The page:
Part of the strategy to secure McCarthy the speakership is to get some of the holdouts to vote “present,” according to several sources. That would reduce the threshold for winning the speaker race below 218 since the rules say the winner of the race needs to have a majority of those voting for a specific candidate.
If two vote “present,” 217 votes are needed to win. If three vote “present,” that takes it down to 216 to win.
If just one person votes “present,” however, McCarthy would need to flip a holdout member to win.
Another plan from McCarthy’s allies has been to pick the remaining holdouts off one-by-one to get the speaker votes.
That strategy, according to sources involved, includes leaning on former President Donald Trump to help squeeze the holdouts. Their camps have been in touch and believe Trump is willing to make some more calls. Another source said Trump is making calls for McCarthy.
So far, Trump’s entreaties have not moved the needle, but he also has not put much capital into it. Now Trump has an opportunity to claim victory with a McCarthy speakership actually in reach.
House GOP leaders working to quell brewing revolt over rules package
House GOP leaders are now actively working behind-the-scenes to head off a brewing revolt over the rules package that needs to be adopted in order to set the parameters for how the chamber will function over the next two years, according to GOP sources.
Members are upset they’ve been in the dark about the concessions that McCarthy made to the far-right in order to secure the votes to win the speakership. They are complaining they’ve learned more about those concessions in the news media and that there’s only been one conference call since the speaker’s election began on Tuesday, according to multiple sources.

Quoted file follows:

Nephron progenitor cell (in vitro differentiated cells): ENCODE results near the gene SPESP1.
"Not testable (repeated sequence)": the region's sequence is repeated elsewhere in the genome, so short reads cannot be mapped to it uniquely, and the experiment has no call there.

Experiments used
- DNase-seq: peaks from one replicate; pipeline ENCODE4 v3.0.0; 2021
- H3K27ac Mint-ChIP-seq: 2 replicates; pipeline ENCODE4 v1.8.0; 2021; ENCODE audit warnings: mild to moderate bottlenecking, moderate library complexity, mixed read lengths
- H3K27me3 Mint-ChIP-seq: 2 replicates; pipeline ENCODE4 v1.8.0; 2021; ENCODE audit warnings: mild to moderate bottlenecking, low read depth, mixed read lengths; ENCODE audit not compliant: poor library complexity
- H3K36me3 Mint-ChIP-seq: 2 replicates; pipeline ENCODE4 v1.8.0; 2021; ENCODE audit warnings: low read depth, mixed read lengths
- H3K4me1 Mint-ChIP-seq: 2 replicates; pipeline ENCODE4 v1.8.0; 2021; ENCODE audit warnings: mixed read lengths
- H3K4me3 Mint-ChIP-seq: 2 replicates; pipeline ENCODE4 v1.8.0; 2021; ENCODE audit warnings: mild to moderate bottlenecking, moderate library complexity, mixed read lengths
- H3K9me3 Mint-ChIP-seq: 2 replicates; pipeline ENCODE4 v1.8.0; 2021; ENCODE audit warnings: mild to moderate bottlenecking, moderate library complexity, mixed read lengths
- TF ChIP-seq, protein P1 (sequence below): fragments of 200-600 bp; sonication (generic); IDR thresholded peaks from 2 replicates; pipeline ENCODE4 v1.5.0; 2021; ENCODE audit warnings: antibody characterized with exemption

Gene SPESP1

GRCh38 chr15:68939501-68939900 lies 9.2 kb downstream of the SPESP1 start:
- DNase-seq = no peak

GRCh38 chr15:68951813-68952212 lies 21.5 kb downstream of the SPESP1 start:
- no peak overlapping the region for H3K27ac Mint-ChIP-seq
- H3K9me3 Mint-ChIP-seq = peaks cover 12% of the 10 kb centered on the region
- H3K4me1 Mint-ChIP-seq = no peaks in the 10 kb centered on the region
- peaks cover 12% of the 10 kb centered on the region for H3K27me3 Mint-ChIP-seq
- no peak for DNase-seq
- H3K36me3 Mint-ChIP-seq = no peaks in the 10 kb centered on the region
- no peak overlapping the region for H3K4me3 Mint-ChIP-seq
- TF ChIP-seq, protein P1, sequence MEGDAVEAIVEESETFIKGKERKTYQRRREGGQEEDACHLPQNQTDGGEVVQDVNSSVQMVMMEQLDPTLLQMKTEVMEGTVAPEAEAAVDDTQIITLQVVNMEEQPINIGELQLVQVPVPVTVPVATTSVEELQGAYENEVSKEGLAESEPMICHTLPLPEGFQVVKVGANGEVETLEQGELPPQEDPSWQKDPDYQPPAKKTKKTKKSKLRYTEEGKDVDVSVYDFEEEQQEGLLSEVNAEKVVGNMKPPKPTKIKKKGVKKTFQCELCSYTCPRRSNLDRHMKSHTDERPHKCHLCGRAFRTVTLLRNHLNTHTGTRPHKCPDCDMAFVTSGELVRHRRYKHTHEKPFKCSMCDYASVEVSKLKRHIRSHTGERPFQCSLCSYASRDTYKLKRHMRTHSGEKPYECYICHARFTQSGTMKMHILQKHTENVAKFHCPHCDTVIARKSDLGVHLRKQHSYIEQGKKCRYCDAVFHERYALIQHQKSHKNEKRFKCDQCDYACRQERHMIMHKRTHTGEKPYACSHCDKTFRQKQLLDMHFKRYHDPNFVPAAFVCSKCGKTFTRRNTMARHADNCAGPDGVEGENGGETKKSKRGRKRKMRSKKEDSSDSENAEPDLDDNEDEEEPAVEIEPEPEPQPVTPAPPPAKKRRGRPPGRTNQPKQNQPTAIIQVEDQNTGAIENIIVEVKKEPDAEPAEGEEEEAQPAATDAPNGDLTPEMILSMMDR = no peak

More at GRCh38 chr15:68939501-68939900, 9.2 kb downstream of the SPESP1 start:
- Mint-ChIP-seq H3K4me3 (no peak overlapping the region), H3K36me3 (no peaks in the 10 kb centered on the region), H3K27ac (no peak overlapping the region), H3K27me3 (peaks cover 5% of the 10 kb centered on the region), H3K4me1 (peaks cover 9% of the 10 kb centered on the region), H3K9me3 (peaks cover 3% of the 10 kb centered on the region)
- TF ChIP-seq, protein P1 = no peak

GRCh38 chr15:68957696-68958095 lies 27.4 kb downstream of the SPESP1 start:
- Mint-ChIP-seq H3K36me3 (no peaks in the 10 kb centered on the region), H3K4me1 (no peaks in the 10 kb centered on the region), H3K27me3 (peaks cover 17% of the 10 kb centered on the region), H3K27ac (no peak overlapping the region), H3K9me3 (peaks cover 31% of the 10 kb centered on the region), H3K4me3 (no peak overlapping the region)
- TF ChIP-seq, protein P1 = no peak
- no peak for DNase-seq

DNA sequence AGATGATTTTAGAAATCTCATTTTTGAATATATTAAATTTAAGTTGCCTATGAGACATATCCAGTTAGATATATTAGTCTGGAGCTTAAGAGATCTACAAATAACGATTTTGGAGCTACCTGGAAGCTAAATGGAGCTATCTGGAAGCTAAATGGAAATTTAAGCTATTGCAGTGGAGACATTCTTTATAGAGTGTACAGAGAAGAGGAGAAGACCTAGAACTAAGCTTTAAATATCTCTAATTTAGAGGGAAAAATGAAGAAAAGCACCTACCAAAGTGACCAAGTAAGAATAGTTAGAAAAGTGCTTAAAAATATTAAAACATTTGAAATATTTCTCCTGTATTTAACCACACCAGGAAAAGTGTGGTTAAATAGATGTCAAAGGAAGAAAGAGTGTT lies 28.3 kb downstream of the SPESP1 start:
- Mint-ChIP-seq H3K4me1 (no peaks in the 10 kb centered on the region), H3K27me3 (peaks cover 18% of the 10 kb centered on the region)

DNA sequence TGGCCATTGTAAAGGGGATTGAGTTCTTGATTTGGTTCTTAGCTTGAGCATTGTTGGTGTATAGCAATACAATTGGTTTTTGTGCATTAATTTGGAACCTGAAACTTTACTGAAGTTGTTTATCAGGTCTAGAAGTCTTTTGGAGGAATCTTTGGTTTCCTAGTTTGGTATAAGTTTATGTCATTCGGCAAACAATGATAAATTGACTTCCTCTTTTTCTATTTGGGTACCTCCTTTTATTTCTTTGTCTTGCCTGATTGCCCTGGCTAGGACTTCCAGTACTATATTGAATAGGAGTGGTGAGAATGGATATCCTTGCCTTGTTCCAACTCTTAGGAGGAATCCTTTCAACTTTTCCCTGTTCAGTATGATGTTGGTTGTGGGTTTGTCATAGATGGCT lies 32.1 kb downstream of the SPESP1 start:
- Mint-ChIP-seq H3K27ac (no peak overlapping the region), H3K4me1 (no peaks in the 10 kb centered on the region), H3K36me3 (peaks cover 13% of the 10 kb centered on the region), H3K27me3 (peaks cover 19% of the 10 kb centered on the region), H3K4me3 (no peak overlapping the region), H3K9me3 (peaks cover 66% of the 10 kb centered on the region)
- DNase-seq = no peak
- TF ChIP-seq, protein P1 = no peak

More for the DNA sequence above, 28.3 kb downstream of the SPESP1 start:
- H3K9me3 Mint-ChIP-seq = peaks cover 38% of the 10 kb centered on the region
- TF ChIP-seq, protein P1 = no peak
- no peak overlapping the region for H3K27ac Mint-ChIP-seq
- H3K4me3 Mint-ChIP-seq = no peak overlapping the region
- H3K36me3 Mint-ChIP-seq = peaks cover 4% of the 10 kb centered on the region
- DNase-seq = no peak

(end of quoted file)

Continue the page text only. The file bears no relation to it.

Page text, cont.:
The rules package, which is slated to be voted on after the speakership is set, includes some of the concessions that McCarthy gave to the far-right, including allowing any one member to call for a vote seeking the ouster of a sitting speaker.
But there’s growing grumbling in the ranks that members have not had enough time to review the rules package, and at least one member — Rep. Tony Gonzales of Texas — said he would vote against it.
Top Republicans believe they will limit defections to less than five Republicans. But the difficulty in locking down the votes underscores how hard it will be to govern in the narrowly divided House.
This story and headline have been updated with additional developments.